This article written after an interview with MOT was edited by Philip Gowman and first published on London Korean Links.
The summer of 2004, MOT’s debut album, non-linear, was my soundtrack of choice. Three years later, MOT have finally released their second album, Strange season, and it’s hard to think of a better suited companion for this rainy summer. Amidst the band’s activities following this recent release, the two members took the time to answer some questions for LKL.
In 1998, Aeon started a one man band called MOT. He soon advertised online for a band member, met Z.EE and gave MOT its present form. They both love Miles Davis and jazz in general, but they do not consider that the foundation of their own music – instead they have drawn influences from Radiohead, Portishead and other British bands. Upon inquiring about their name, as German fan Karin Liegmann had made me aware that there were several allusions to ponds surrounding MOT, I got a colourful description of their sound: “We think our sounds reflects or gives the image and the nature ‘water’, not in the form of overwhelming power nor dynamic movement and energy, but something like in a pond from fairy tales, something mysterious.”
MOT’s primary focus is “balance in every aspect; sound electro/acoustic, traditional/obscure, off-kilter yet accessible.” For their sophomore effort, they experimented with those balance points, but for them change is not an end in itself – “what really matters is making good music”. Their determination to make good music is what kept their fans waiting for another album so long. Instead of pushing out an album filled with compromises, they pushed the release date until the best possible result had been obtained.
A sold out first album was not the only accomplishment of MOT prior to this year, however. Aeon and Z.EE wrote the majority of the score for the movie Some and also contributed to the music of Star. Some independent films, such as Symbolic Her, have also gotten their soundtracks enhanced by MOT and the band is currently considering another film project. Writing scores is more challenging than ordinary song writing, as it requires working to images and footage with split-second timing, but as they can try new things it is also more interesting, explain the two musicians. As long as the movie is well matched with MOT’s music, they don’t mind working on it.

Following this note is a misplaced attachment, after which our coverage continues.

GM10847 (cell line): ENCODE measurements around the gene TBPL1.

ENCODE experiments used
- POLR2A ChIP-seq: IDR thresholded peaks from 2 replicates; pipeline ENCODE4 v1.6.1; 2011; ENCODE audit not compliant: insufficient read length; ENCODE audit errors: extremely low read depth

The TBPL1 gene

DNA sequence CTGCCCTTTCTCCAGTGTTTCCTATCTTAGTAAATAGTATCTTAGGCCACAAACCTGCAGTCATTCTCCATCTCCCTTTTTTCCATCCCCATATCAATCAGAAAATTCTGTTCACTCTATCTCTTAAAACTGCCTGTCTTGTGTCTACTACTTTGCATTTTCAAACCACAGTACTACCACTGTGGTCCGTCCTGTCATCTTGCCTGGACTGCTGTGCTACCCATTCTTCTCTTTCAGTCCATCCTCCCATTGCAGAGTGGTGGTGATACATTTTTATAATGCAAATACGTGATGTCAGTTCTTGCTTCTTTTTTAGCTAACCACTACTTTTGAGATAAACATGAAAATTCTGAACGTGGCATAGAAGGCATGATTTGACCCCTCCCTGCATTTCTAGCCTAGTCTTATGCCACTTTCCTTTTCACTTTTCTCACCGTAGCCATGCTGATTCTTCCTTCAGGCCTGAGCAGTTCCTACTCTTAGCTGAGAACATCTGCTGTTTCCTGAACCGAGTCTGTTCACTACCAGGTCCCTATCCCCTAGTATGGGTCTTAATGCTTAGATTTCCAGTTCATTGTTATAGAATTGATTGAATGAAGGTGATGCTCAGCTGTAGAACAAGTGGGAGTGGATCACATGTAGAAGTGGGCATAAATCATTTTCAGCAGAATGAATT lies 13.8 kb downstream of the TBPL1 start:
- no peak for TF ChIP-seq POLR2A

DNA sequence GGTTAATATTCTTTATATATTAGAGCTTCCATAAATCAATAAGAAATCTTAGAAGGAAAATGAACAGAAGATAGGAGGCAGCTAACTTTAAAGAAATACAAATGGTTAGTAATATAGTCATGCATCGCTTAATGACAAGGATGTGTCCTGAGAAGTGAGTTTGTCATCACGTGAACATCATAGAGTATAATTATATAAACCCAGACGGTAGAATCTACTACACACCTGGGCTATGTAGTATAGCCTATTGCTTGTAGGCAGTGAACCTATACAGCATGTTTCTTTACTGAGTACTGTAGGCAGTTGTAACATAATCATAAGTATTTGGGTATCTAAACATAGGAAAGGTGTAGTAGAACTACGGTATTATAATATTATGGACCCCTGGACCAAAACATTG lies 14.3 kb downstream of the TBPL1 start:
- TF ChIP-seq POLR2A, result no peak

Doing remakes is another thing MOT find interesting. During their concerts they frequently cover other artists and a few of their productions of others’ compositions have found their way onto CDs. While they think that remakes are fun and that remakes can bring out a different side of MOT, there will not be a remake album any time soon. They have had the idea, but they say too many artists are doing them just for the attention and that’s not for MOT.
With a change in distribution companies, that previously sold out first album is now available again. Currently the company is also looking into opportunities to release MOT’s music outside of Korea. Already with non-linear there was a thought about reaching an international audience, carried out through including Japanese and English translations of the lyrics with the CD. The thought was still there for Strange season, but because of the thick booklet, translations were just made available on MOT’s website instead. They’d love to come to the UK some day for concerts, they just need an invitation first.